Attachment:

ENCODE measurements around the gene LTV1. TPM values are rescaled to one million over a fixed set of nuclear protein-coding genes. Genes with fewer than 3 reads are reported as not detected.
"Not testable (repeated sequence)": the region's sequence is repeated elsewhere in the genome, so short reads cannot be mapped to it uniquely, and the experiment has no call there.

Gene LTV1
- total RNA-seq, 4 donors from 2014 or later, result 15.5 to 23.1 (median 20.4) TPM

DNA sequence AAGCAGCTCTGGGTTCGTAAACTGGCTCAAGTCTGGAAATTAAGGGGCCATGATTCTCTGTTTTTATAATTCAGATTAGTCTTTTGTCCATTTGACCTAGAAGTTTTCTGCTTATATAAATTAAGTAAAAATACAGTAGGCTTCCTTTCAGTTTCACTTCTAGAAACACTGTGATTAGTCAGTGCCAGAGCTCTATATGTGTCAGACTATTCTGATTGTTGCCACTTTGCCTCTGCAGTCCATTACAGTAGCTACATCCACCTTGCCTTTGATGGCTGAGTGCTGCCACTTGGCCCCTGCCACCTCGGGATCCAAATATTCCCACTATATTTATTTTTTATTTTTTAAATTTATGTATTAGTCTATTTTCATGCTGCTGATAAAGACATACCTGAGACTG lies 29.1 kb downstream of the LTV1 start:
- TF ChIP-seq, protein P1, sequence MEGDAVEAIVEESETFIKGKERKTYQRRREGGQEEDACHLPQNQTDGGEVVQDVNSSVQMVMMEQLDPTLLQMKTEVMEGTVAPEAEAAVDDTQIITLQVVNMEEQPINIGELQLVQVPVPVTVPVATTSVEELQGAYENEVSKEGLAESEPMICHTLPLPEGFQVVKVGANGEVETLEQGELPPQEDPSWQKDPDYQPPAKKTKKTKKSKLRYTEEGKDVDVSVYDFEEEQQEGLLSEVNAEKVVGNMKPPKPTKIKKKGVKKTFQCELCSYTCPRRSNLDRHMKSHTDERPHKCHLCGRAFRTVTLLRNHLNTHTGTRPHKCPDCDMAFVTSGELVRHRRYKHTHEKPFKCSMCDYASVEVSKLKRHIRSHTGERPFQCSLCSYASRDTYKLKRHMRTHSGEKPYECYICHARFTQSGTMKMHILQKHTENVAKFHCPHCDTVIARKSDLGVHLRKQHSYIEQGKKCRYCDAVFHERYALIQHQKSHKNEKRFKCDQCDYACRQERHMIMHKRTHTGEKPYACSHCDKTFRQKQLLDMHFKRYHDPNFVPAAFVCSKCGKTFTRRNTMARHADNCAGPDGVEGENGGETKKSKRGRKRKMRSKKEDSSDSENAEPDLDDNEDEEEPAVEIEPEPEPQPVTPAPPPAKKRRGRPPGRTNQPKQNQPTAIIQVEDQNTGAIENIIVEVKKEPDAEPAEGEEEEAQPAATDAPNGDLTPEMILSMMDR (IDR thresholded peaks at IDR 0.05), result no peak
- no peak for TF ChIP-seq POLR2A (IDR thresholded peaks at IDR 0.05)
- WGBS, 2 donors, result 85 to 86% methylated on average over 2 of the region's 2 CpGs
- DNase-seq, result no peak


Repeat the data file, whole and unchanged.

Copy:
ENCODE measurements around the gene LTV1. TPM values are rescaled to one million over a fixed set of nuclear protein-coding genes. Genes with fewer than 3 reads are reported as not detected.
"Not testable (repeated sequence)": the region's sequence is repeated elsewhere in the genome, so short reads cannot be mapped to it uniquely, and the experiment has no call there.

Gene LTV1
- total RNA-seq, 4 donors from 2014 or later, result 15.5 to 23.1 (median 20.4) TPM

DNA sequence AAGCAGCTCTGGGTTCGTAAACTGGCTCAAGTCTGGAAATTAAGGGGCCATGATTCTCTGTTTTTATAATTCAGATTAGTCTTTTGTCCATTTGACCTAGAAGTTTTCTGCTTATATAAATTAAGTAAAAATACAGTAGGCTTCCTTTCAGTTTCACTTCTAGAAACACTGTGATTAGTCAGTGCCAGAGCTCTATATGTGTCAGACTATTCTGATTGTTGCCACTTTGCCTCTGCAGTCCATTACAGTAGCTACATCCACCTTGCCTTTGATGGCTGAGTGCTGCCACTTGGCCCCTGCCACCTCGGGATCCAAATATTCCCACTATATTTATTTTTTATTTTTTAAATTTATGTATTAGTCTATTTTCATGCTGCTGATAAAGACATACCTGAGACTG lies 29.1 kb downstream of the LTV1 start:
- TF ChIP-seq, protein P1, sequence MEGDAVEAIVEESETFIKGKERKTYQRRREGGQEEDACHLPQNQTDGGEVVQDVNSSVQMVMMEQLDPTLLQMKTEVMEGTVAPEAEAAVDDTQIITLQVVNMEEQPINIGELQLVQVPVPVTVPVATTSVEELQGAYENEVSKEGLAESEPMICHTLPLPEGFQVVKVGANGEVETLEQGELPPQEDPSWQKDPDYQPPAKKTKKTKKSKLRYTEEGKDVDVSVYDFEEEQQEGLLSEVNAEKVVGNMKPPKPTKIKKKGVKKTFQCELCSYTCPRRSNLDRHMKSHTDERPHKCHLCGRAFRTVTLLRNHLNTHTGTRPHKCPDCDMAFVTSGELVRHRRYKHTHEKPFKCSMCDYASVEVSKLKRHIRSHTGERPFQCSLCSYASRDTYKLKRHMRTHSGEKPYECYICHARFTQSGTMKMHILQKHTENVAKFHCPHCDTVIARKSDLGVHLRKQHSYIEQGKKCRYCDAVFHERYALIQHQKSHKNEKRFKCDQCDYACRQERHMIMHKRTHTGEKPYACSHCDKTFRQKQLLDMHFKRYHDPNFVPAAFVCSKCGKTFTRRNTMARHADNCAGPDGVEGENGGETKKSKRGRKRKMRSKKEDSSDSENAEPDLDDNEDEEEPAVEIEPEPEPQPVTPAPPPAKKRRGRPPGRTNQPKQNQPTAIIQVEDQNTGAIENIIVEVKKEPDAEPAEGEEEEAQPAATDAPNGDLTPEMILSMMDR (IDR thresholded peaks at IDR 0.05), result no peak
- no peak for TF ChIP-seq POLR2A (IDR thresholded peaks at IDR 0.05)
- WGBS, 2 donors, result 85 to 86% methylated on average over 2 of the region's 2 CpGs
- DNase-seq, result no peak